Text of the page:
Okay so here’s one of those rare gems of moments where retail is actually kind of okay.
I’m gonna start by revealing the well-kept secret that I live in Ohio… in case all the buckeye references flew by you. And Ohio… is obsessed with space travel. I mean- it makes sense. We’ve got a couple astronauts in our history, there’s the National Aeronautics and Space Museum in Dayton, and on those quiet summer nights, where the sky is clear and the stars are twinkling in the distance, it is hard to not look up at the darkness and wonder if there is intelligent life out there. (Not here.)
Anyhow, all the fourth graders have a big space-related project around this time of year and this means that we, as craft retailers, have to be problem solvers. The number one problem is ‘oh gods, please tell me that you’re going to put a primer down on that styrofoam before you spray paint it.’
Because- you guessed it- everyone is making a damn solar system model.
That is to say… their parents are making the solar system model.
I was just finishing up explaining the use of a styrofoam primer and which spray paints are safe to use with styro to the mother of one ten-year-old when the mother of another ten-year-old rounds the corner looking desperate.
“Is this a good paint for cardboard?”
It’s not. So I round her back to where her son and daughter are waiting and explain them what will work. She needs green, and there are three different kinds of greens. The mom holds them up and has her daughter choose.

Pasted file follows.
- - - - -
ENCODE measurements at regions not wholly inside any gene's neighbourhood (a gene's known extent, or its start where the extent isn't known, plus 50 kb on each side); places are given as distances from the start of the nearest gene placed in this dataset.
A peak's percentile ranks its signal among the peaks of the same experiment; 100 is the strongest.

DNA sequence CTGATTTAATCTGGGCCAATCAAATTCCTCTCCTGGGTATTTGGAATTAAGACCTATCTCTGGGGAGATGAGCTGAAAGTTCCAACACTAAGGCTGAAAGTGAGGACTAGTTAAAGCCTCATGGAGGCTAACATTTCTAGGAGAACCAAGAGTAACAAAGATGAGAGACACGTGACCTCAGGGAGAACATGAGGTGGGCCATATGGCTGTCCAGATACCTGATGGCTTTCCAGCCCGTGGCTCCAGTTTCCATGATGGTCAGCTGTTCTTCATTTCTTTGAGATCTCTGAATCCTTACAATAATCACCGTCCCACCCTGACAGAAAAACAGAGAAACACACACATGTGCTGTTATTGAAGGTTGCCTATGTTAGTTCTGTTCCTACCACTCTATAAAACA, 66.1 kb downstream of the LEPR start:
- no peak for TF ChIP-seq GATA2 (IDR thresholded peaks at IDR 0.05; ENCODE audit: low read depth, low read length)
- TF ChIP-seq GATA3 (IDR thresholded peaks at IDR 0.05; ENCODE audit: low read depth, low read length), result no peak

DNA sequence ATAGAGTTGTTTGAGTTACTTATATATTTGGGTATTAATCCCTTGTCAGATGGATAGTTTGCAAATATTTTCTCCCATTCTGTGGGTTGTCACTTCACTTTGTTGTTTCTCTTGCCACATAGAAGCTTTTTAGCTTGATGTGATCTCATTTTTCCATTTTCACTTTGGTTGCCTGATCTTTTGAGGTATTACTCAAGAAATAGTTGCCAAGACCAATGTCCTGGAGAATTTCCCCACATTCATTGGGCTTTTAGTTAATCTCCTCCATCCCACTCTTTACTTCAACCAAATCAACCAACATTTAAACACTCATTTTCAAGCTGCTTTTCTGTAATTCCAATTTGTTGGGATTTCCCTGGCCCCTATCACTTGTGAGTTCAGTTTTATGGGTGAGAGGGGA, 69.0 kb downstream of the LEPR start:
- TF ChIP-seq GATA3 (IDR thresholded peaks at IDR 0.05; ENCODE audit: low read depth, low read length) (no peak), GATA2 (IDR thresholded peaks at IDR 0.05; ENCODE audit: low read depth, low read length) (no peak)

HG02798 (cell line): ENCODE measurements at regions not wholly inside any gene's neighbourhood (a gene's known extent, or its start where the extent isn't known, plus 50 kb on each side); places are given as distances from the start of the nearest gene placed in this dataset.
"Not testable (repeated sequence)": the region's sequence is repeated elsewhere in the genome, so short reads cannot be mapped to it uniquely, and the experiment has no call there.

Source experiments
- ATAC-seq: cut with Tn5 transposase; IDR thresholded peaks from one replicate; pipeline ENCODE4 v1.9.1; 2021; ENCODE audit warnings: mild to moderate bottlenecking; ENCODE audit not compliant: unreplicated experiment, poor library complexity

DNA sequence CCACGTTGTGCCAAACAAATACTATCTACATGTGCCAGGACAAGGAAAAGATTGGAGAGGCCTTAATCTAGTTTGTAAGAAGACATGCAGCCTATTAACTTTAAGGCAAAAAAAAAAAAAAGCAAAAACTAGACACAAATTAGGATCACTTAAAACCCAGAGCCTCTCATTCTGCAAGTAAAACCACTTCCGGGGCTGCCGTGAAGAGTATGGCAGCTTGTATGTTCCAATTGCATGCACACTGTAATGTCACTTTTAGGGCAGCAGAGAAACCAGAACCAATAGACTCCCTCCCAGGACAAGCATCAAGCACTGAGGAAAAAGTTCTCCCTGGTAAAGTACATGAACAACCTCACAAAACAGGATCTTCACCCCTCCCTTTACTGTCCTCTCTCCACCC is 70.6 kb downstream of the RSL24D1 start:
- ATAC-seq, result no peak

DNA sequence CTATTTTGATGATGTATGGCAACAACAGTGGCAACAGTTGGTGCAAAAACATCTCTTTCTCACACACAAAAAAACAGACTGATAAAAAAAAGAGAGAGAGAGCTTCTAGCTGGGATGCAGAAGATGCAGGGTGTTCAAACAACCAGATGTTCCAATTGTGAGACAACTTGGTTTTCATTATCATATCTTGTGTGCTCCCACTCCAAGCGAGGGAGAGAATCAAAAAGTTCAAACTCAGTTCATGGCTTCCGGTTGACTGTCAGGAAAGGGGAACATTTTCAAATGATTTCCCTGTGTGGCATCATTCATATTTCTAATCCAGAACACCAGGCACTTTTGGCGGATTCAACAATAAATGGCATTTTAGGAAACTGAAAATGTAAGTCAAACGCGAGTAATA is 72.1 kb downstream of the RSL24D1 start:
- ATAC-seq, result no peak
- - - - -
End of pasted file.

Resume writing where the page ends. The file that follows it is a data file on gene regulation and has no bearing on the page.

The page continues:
“Which one do you want for your face?”
I freeze because putting acrylic on your skin is a great way to get a rash. “Hold on, you’re not putting this on your skin, are you?”
“No, gosh no. We’re painting a box and putting the box on her head.”
Okay, I’m curious. “Can you explain what you’re making?”
The daughter chimes in. “We have to do a project for school and I’m gonna dress up like a alien!”
Instantly, I love this child. Not just because she considers dressing up as an alien to be an acceptable school project, but because she’s not leaving it to her mom to do all the work.
So we talk for a minute about project stuff and she tells me that her brother is going to be the first man on Mars. Her brother is five. Her brother concurs- he is going to be the first man on Mars. Their mom tells me about the Neil Armstrong museum nearby. Like… this is a family of people excited about the future of space travel.
“Did you hear about those new planets,” I asked.
The little girl starts jumping up and down. “Yes! Yes! Yes!”
Mom: “Can you remember what they said about the new planets?”
“They said…. they said that they can… uhhh… sustain life! There might be aliens!”
Mom: “Now, they said they can sustain life, but I think they also said that it isn’t very advanced life.”
The little girl looks off into space- contemplating this new information. She is formulating a very important thought.
Very softly: “We get to be the aliens this time.”